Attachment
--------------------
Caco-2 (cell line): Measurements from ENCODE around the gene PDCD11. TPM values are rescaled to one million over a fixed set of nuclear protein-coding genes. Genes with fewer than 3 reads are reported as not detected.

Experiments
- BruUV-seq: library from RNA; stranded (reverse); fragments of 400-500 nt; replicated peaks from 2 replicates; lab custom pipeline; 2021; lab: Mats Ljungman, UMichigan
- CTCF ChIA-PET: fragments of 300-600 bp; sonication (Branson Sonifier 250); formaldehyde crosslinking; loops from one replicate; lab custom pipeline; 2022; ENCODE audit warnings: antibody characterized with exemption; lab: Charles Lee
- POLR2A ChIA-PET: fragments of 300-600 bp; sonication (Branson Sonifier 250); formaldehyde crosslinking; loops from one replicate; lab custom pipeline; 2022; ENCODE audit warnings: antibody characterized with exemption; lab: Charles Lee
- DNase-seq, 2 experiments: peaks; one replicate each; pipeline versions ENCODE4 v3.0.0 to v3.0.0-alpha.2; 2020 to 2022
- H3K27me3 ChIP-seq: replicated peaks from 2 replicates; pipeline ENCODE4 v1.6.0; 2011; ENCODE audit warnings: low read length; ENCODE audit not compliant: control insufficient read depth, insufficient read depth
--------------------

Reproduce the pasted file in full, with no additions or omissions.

Caco-2 (cell line): Measurements from ENCODE around the gene PDCD11. TPM values are rescaled to one million over a fixed set of nuclear protein-coding genes. Genes with fewer than 3 reads are reported as not detected.

Experiments
- BruUV-seq: library from RNA; stranded (reverse); fragments of 400-500 nt; replicated peaks from 2 replicates; lab custom pipeline; 2021; lab: Mats Ljungman, UMichigan
- CTCF ChIA-PET: fragments of 300-600 bp; sonication (Branson Sonifier 250); formaldehyde crosslinking; loops from one replicate; lab custom pipeline; 2022; ENCODE audit warnings: antibody characterized with exemption; lab: Charles Lee
- POLR2A ChIA-PET: fragments of 300-600 bp; sonication (Branson Sonifier 250); formaldehyde crosslinking; loops from one replicate; lab custom pipeline; 2022; ENCODE audit warnings: antibody characterized with exemption; lab: Charles Lee
- DNase-seq, 2 experiments: peaks; one replicate each; pipeline versions ENCODE4 v3.0.0 to v3.0.0-alpha.2; 2020 to 2022
- H3K27me3 ChIP-seq: replicated peaks from 2 replicates; pipeline ENCODE4 v1.6.0; 2011; ENCODE audit warnings: low read length; ENCODE audit not compliant: control insufficient read depth, insufficient read depth